In spinal cord injury (SCI), inflammation is a major mediator of damage and loss of function and is regulated primarily by the bone marrow-derived macrophages (BMDMs). Photobiomodulation (PBM) or low-level light stimulation is known to have anti-inflammatory effects and has previously been used in the treatment of SCI, although its precise cellular mechanisms remain unclear. In the present study, the effect of PBM at 810 nm on classically activated BMDMs was evaluated to investigate the mechanisms underlying its anti-inflammatory effects. BMDMs were cultured and irradiated (810 nm, 2 mW/cm2) following stimulation with lipopolysaccharide and interferon-γ. CCK-8 assay, 2',7'-dichlorofluorescein diacetate assay, and ELISA and western blot analysis were performed to measure cell viability, reactive oxygen species production, and inflammatory marker production, respectively. PBM irradiation of classically activated macrophages significantly increased the cell viability and inhibited reactive oxygen species generation. PBM suppressed the expression of a marker of classically activated macrophages, inducible nitric oxide synthase; decreased the mRNA expression and secretion of pro-inflammatory cytokines, tumor necrosis factor alpha, and interleukin-1 beta; and increased the secretion of monocyte chemotactic protein 1. Exposure to PBM likewise significantly reduced the expression and phosphorylation of NF-κB p65 in classically activated BMDMs. Taken together, these results suggest that PBM can successfully modulate inflammation and polarization in classically activated BMDMs. The present study provides a theoretical basis to support wider clinical application of PBM in the treatment of SCI.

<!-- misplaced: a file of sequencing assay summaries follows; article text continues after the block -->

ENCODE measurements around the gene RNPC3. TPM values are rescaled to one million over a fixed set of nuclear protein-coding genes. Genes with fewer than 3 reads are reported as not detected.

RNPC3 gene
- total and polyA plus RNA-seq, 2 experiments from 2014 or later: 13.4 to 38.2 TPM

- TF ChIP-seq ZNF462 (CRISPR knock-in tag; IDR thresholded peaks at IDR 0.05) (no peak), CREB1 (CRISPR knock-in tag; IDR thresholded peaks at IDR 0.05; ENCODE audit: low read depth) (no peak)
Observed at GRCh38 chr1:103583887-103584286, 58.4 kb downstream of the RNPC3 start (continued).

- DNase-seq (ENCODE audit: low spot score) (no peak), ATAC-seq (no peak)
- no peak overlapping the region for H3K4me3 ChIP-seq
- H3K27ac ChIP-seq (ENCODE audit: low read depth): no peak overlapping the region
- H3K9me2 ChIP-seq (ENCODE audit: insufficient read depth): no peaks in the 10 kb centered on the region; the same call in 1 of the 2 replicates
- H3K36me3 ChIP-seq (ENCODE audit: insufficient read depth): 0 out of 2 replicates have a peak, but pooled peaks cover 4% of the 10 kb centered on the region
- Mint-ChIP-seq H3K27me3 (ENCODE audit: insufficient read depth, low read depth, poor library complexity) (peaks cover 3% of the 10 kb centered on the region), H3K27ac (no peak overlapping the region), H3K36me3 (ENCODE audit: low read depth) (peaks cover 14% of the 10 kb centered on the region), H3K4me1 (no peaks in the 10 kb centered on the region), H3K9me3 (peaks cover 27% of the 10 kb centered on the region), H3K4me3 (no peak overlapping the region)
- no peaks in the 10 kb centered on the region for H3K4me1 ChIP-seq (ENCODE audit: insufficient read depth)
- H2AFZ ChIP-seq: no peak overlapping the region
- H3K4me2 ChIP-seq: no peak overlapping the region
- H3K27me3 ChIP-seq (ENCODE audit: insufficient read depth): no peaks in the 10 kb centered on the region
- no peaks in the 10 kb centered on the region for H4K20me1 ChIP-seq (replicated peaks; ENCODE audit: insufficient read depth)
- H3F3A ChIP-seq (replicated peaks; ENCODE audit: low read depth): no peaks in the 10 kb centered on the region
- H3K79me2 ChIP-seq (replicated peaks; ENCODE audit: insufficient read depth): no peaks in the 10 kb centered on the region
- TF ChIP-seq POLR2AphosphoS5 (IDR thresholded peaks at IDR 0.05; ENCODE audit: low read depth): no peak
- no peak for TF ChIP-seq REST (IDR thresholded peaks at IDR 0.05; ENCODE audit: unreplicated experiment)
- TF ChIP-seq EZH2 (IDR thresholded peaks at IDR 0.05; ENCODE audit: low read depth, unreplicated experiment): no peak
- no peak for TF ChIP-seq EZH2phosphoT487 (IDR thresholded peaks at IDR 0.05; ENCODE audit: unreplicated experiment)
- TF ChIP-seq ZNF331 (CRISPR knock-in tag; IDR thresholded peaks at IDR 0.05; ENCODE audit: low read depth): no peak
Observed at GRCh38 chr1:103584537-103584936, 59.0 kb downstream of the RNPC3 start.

Keywords: Inflammation; Macrophage; Photobiomodulation; Polarization; Spinal cord injury.